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[Editorial] Independence May become Fragile without Alliance

[Editorial] Independence May become Fragile without Alliance

Posted January. 16, 2004 23:23,   


The Dong-A Ilbo published a series of New Year special articles that examined the true picture of the U.S.-ROK alliance and compared this situation to that of northeast Asia 100 years ago. The object of the articles was to suggest ways that we can maintain and strengthen our sovereignty in the rigorous international environment. I believe that President Roh Moo-hyun, the chief of South Korea’s foreign policy, also desires to stabilize our diplomatic situation in the international environment. However, the people are getting very anxious about the consequences of President Roh’s sudden dismissal of Foreign Affairs-Trade Minister Yoon Young-kwan.

President Roh said that he dismissed Yoon because he did not understand or share the philosophy of the participatory government’s foreign policy. But what is the real intention behind Cheong Wa Dae’s firing of Yoon who led South Korea’s foreign policy for the past year and drawing a line between dependent foreign policies and independent foreign policies?

In the meantime, Cheong Wa Dae strongly argues that the National Security Council has no conflicts with the foreign ministry. So is Cheong Wa Dae not responsible for creating such confusion? When will Cheong Wa Dae stop avoiding its mounting criticisms?

Disputes are escalating because the government defined the concept of independent foreign policy practices as the autonomous U.S.-dependent foreign policy practices. In other words, one can say that the South Korean government wants to have a considerable diplomatic distance from the United States and is willing to bear the conflicts inflicted because of its foreign policies decisions.

But we have to be conscious of the reality and the situation that South Korea is posed in the contemporary history. South Korea’s alliance with the United States has very special significance. Most of the major diplomatic issues since the launch of the participatory government, including North Korean nuclear crisis, dispatch of Korean soldiers to Iraq, relocation of the U.S. forces stationed in Korea were all connected to the U.S.-ROK alliance. If the government throws away existing foreign policy practices consolidated based on the past 50 years of the U.S.-ROK alliance for the sake of national interests, it may make a dramatic change in our diplomatic ties with the U.S.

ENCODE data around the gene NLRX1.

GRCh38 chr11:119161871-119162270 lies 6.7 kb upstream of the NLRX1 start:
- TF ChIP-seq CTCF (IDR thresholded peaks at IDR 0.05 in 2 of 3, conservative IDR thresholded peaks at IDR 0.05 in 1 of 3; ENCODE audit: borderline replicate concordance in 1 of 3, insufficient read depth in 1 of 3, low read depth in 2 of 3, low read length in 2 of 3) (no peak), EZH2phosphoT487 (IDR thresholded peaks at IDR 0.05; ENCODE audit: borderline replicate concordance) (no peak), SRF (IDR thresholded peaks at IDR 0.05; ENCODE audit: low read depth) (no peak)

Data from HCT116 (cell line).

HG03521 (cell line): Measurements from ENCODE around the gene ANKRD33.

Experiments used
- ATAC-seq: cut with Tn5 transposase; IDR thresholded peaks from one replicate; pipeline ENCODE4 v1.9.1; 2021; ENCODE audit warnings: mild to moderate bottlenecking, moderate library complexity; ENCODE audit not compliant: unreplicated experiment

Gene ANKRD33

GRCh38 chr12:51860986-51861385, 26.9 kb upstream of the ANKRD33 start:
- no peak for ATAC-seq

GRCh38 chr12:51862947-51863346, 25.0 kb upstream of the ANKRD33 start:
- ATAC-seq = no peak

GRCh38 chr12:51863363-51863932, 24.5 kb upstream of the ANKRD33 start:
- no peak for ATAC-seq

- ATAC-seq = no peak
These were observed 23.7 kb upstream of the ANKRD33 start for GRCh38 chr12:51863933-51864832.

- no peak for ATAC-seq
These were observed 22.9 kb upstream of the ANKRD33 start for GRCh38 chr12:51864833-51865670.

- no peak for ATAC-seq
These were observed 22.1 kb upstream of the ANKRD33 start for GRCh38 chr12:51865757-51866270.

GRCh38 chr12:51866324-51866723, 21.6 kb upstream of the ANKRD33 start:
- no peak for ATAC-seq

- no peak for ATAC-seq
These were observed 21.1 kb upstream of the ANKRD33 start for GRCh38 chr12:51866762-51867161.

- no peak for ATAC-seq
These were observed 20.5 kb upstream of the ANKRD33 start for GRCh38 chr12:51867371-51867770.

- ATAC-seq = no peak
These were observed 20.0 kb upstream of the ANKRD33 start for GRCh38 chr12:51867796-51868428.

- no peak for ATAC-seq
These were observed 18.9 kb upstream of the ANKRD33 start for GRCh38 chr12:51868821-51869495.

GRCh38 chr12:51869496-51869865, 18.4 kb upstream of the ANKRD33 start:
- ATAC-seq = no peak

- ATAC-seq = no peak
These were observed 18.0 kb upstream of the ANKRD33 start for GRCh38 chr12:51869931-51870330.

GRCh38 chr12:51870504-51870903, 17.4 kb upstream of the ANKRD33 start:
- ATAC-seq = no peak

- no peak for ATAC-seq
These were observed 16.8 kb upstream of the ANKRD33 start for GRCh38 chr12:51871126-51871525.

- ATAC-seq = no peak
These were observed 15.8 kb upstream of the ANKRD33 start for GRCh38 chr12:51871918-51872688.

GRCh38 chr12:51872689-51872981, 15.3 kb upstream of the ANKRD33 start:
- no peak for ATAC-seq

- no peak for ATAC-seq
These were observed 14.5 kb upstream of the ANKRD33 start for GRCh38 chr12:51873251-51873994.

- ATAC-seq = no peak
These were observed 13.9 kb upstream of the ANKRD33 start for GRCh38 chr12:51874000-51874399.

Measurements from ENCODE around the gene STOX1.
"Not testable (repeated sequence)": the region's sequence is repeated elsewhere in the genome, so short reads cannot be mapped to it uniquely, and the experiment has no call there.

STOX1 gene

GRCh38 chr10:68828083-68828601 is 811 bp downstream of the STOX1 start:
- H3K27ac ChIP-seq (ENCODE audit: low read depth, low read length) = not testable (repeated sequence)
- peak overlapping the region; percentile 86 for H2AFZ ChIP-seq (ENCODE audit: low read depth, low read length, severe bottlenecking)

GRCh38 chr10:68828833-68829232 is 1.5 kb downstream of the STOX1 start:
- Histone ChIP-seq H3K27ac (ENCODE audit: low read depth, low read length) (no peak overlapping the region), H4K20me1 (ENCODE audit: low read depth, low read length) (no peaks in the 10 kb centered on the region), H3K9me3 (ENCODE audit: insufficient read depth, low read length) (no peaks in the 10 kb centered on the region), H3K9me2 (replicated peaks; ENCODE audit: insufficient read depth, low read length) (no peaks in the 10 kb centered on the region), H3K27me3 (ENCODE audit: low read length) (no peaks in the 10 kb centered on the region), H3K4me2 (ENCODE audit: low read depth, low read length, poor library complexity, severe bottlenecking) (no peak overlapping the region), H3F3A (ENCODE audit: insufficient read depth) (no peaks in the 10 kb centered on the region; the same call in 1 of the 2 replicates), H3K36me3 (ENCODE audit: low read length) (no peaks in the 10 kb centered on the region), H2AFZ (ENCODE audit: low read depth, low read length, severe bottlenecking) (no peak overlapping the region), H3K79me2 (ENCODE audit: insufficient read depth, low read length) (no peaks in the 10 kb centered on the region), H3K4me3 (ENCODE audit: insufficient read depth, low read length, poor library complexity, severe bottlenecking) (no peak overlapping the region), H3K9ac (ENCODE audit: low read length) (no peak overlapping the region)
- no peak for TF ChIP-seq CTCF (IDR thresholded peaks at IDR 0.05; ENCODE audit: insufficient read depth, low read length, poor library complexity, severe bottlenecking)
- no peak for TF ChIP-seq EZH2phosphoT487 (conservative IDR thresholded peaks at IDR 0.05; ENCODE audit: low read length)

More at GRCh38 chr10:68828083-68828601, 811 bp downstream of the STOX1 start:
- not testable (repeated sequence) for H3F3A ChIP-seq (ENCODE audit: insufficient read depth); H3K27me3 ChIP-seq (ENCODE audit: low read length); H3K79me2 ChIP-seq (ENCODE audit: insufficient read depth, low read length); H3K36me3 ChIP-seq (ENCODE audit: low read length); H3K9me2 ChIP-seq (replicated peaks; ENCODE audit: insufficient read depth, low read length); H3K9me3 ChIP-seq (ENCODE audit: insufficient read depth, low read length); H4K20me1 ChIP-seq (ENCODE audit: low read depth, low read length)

As China and Japan are competing each other for supremacy over northeast Asia, the U.S.-ROK alliance is essential in realizing our long-cherished desire of the two Koreas’ unification. How can the government be so sure that it can protect its national interests in the international order where the law of the jungle applies? Yoon’s remark that he

emphasized in his farewell address about his time in office that practical relationship with the United States is different from blindly following the United States, tacitly criticizing some of government officials who insist on romantic, irrational, independent foreign policy.

Because of many internal environmental changes, the alliance between South Korea and the United States is in a critical moment. However, President Roh seems to be inordinately relaxed. For instance, he blindly said during his New Year address that “South Korea is having the strongest ties with the U.S. than at anytime before.” He also drew an indiscreet conclusion, saying it is an antique thought to insist that the U.N. headquarters of South Korea should remain in Seoul. But the president does not seem to be aware of the real motive of the U.S. military base and U.N. headquarters’ relocation plan, which is raising anti-U.S. sentiments. So, isn’t the President Roh’s remark threatening Korea’s security without any thoughts of the reality?

It is time to draw a blueprint for the next 50 years of the U.S.-ROK alliance. It is not the right time to emphasize (U.S.) independent foreign policy without considering the reality. Although it may be the president maneuvering to unite politicians against pro-American policies for the coming general elections, he should now face the reality and settle the chaos he created. For us, independence without alliance is too early to discuss.